Better Health Through Better Partnerships: Meet the New Surgeon General


WASHINGTON - The U.S. has a new surgeon general.  Dr. Jerome Adams, an anesthesiologist from Maryland, officially took office Tuesday.

Vice President Mike Pence worked alongside Adams during his time as Governor of Indiana.

Pence praised the former Indiana health commissioner and reflected on his work fighting the opioid induced HIV epidemic in the Hoosier state.

“During his tenure and mine, Indiana was rocked by the worst opioid fueled HIV epidemic ever to hit rural America. And as we confronted this crisis, it was Dr. Jerome Adams who led from the front, who provided me and my team with expert advice,” Pence reflected.

“I saw that empathy for which he is so widely known when he worked with the citizens who had been infected, worked with the CDC and brought the widest range of resources, policies and care to stem that epidemic affecting that community,” Pence continued.  

In 2015, a massive outbreak of HIV swept through rural Scott County in Indiana.

By the time all was said and done, nearly 200 people were infected.

Better Health, Through Better Partnerships

Adams admitted he was originally hesitant about working for then Gov.r Pence but now calls him a mentor and friend.

“Initially, he had some concerns about my ability to take on such a big role. The vice president has always been willing to give people a chance to prove themselves,” Adams explained.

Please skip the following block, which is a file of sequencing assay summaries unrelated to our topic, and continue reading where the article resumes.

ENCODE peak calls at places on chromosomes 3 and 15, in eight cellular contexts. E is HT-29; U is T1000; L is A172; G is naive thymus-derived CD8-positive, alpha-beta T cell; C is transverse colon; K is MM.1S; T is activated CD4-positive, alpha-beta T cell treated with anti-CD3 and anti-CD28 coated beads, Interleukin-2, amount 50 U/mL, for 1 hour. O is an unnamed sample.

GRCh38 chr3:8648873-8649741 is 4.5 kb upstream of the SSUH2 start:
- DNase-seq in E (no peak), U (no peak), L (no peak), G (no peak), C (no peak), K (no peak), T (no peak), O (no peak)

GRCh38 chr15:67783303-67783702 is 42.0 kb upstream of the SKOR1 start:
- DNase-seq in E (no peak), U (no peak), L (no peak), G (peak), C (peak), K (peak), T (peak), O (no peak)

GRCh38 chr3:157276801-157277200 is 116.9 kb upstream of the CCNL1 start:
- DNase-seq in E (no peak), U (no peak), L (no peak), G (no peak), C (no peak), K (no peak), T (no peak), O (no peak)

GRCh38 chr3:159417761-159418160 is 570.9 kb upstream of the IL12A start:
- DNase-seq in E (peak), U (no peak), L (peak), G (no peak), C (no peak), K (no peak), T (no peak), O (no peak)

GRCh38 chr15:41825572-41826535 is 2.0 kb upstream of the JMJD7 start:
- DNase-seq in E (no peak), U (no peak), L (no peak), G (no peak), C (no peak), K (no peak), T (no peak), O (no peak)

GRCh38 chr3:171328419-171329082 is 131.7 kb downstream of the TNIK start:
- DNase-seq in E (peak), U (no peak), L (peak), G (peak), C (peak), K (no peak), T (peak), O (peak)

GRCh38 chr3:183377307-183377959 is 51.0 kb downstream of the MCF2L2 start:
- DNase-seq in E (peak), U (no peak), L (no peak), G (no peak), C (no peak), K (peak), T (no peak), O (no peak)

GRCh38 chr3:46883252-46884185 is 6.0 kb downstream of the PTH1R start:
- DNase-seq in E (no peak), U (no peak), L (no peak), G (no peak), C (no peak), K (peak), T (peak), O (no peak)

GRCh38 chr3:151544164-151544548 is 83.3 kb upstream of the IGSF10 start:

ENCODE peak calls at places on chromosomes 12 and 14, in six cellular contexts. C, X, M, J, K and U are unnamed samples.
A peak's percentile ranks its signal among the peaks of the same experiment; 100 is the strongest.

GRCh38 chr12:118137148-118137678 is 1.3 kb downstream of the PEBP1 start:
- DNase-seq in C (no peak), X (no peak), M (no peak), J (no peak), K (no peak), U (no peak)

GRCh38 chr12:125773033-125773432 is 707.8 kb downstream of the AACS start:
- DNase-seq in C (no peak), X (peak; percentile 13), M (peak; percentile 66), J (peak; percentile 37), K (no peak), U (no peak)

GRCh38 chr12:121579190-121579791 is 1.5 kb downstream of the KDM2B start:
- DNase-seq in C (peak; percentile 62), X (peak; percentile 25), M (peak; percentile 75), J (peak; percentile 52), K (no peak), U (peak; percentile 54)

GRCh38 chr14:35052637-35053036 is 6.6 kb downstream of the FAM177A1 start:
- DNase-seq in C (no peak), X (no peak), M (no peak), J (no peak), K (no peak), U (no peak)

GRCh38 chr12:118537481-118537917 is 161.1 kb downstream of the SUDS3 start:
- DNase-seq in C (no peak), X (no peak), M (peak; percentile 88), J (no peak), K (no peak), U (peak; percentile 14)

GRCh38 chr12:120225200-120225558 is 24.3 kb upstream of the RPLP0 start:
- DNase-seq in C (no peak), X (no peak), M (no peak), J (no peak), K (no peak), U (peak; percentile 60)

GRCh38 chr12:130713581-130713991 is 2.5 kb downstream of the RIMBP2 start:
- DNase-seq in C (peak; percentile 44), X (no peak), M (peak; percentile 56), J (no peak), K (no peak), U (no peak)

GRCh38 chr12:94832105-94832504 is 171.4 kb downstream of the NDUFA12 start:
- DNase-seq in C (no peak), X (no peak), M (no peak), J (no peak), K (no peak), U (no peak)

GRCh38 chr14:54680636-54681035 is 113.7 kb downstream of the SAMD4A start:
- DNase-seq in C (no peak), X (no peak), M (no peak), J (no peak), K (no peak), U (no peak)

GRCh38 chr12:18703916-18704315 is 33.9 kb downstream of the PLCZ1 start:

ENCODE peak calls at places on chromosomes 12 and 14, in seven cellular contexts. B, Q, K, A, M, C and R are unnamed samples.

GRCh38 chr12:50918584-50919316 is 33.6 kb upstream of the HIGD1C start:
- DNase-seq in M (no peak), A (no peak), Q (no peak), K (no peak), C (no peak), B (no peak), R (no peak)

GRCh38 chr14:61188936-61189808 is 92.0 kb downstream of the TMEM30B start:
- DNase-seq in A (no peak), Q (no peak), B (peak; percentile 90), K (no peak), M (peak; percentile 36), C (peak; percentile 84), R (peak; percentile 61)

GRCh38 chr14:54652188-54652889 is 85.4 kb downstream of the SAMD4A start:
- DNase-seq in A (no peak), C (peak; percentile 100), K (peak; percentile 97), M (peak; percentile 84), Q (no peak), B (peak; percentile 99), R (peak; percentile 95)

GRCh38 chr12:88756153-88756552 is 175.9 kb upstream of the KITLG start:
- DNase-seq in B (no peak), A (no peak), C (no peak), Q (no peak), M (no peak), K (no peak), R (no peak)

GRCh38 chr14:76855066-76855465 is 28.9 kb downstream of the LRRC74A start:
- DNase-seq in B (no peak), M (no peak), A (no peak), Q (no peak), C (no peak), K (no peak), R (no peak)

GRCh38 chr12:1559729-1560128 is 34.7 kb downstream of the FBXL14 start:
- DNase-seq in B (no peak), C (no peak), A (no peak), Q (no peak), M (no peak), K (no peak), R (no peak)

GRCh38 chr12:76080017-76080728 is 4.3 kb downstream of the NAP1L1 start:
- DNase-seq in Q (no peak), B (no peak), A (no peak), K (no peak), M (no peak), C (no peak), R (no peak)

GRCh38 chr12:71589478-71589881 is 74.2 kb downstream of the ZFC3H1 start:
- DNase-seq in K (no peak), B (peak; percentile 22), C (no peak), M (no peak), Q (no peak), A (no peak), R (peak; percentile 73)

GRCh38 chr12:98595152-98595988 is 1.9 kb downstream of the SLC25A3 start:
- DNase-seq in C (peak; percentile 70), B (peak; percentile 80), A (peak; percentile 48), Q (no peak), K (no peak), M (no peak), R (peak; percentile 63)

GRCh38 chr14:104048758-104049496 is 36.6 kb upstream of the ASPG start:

“I had my doubts about working for him also to be honest,” Adams said with a laugh.

“The rumor was he was old school. And not the pop culture 'old school' the kids talk about. But older, super conservative from southern Indiana old school,” said Adams.

He said their partnership and subsequent relationship demonstrated what happens when people lay aside judgment and commit to coming together.

In his new role, Adams will lead the U.S. Public Health Service Commissioned Corps. He said he looks forward to forming non-traditional partnerships with businesses and law enforcement agencies to tackle other health epidemics including opioids and unaddressed mental illness.  

In the past, he stated he wants to put science ahead of politics and lead with care.

“There’s a great saying that bears repeating: Nobody is going to care what you know, until they know that you care,” Adams said.

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